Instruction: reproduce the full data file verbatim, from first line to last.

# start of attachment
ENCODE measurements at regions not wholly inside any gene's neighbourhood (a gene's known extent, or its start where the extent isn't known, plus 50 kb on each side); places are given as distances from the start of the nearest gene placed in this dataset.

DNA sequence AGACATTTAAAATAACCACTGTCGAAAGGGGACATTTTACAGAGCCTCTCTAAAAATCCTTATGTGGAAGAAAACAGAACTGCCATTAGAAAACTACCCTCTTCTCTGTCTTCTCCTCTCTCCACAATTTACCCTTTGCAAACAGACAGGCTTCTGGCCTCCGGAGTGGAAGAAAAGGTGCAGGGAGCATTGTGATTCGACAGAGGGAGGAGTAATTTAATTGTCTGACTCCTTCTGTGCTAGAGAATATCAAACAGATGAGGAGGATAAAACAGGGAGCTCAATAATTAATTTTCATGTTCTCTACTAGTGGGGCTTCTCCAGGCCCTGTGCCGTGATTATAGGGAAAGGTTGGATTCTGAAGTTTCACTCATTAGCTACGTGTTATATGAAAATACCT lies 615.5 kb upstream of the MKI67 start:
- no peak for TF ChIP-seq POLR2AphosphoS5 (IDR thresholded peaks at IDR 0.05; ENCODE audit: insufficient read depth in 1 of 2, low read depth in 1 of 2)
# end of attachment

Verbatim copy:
ENCODE measurements at regions not wholly inside any gene's neighbourhood (a gene's known extent, or its start where the extent isn't known, plus 50 kb on each side); places are given as distances from the start of the nearest gene placed in this dataset.

DNA sequence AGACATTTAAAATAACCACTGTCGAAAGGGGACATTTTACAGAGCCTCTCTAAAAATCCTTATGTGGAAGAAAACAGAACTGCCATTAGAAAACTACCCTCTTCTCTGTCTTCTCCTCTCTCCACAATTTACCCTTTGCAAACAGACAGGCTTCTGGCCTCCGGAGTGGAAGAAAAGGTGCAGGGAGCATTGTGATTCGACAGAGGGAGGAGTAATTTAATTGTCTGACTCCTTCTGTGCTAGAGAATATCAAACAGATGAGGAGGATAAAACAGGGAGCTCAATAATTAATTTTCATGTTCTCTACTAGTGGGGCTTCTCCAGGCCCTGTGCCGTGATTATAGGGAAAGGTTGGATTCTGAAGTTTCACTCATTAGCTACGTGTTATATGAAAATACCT lies 615.5 kb upstream of the MKI67 start:
- no peak for TF ChIP-seq POLR2AphosphoS5 (IDR thresholded peaks at IDR 0.05; ENCODE audit: insufficient read depth in 1 of 2, low read depth in 1 of 2)